If you’re planning your upcoming retirement, you probably like to think about things such as vacations to take, time to be spent with family and even taking up new hobbies. After all, the whole reason for retiring is to enjoy your free time.
However, there are very real challenges in retirement that require planning and careful consideration. One of those challenges is the prospect of long-term care. Long-term care is extended support required when a person struggles to complete basic activities of daily living, such as getting dressed and eating.
Many retirees need long-term care because of cognitive issues, such as Alzheimer’s, but there can be other causes as well. For instance, you may suffer an injury that limits your mobility. Or you may have an illness that limits your ability to care for yourself.
Long-term care isn’t cheap, and often it’s required for years. For those two reasons, it’s important to develop a plan for dealing with long-term care in advance. Without a plan in place, you may not be able to acquire the level of care you would prefer.
Don’t think long-term care is an important issue for you? Review the three long-term care myths below. If any of them sound familiar, you may want to reconsider your thinking.
I won’t need long-term care.
You might not plan for long-term care because you think it won’t happen to you. But according to the U.S. Department of Health and Human Services, 70 percent of Americans age 65 and older can expect to need long-term care at some point in their lifetime.1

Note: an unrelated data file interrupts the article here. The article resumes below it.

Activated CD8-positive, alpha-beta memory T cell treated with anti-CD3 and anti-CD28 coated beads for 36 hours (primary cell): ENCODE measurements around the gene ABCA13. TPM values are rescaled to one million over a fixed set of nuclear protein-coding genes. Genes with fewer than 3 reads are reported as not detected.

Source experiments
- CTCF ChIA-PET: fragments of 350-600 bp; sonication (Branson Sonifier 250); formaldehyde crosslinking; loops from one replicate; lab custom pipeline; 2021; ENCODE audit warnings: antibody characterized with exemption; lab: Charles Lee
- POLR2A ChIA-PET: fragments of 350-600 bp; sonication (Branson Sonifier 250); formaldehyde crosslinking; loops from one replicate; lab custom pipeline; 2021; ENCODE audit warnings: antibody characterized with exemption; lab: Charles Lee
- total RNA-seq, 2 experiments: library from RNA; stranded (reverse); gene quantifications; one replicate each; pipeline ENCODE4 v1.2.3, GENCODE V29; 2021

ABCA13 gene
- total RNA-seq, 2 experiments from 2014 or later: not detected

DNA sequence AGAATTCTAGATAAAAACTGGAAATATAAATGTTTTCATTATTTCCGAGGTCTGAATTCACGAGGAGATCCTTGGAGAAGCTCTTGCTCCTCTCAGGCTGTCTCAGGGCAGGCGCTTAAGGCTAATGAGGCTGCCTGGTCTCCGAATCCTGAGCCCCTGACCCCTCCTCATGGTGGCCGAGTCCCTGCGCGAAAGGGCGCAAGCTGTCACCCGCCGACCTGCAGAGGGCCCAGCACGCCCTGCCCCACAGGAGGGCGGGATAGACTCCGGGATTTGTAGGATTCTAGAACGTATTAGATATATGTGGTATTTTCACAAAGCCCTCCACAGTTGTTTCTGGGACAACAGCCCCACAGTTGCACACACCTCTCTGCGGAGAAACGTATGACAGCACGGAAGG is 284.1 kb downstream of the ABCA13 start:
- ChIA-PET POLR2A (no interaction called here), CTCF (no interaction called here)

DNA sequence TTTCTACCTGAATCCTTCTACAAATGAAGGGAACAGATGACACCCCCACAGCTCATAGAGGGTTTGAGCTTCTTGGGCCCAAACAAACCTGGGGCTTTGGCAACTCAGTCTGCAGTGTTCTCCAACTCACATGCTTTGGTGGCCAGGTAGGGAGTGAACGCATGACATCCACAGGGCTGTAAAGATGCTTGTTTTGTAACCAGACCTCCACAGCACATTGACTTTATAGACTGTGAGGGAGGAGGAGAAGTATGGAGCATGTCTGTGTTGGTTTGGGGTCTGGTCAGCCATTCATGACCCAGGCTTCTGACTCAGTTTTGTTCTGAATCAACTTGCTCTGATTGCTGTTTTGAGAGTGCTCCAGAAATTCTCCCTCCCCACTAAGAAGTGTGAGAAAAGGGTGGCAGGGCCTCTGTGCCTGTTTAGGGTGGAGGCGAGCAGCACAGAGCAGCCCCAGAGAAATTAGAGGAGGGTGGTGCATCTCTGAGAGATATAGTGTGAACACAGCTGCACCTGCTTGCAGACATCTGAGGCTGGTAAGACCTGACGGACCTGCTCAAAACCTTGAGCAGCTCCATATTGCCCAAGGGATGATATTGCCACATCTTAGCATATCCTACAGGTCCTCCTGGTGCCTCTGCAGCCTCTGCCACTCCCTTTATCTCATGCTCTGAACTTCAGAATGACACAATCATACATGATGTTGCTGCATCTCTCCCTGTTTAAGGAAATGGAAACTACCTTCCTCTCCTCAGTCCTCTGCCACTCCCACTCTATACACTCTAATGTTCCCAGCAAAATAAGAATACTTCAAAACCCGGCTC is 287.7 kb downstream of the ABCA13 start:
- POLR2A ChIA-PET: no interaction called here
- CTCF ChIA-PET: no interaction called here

Think that figure seems high? Consider all of the possible conditions that might prevent you from performing basic activities of daily living. There are cognitive diseases like Alzheimer’s and dementia. There are injuries to your hips, knees and other body parts, which could limit mobility. There are also diseases such as cancer, heart disease, Parkinson’s and others, all of which could restrict your ability to care for yourself.
It’s only natural your health may falter as you age. The numbers suggest it’s very possible you could suffer from a condition that prevents you from taking care of yourself. If you don’t have a plan in place, you may not receive the kind of care you want.
Medicare will cover all the costs.
Medicare is an especially helpful tool for retirees. Depending on the mix of coverage you choose, Medicare may cover a wide range of expenses, including hospitalizations, prescription drugs, doctor visits and more. A supplemental policy might even help you with premiums.
However, Medicare is not a long-term care insurer. There are some unique instances in which Medicare will cover long-term care. But those instances are usually related to a hospitalization for a specific issue. Even then, you may be only partially covered for a few months. After that, you’ll have to pay out of pocket.
My family will take care of me.
Many adult children do take care of their elderly parents, so it’s possible your family will come through and help you in your time of need. However, it doesn’t hurt to have other plans in place.
It’s hard work to care for someone who is immobile or can’t eat or bathe. It may require a serious time commitment. Consider whether your family members can really drop all their other commitments to clean, cook and get you bathed and dressed. They may help, but they may not be able to do the job full time.
The good news is you have a number of options available if you start planning now. Our team here at Foote Financial Group can help you develop a plan for long-term care and other retirement risks. Contact us today to start the conversation.
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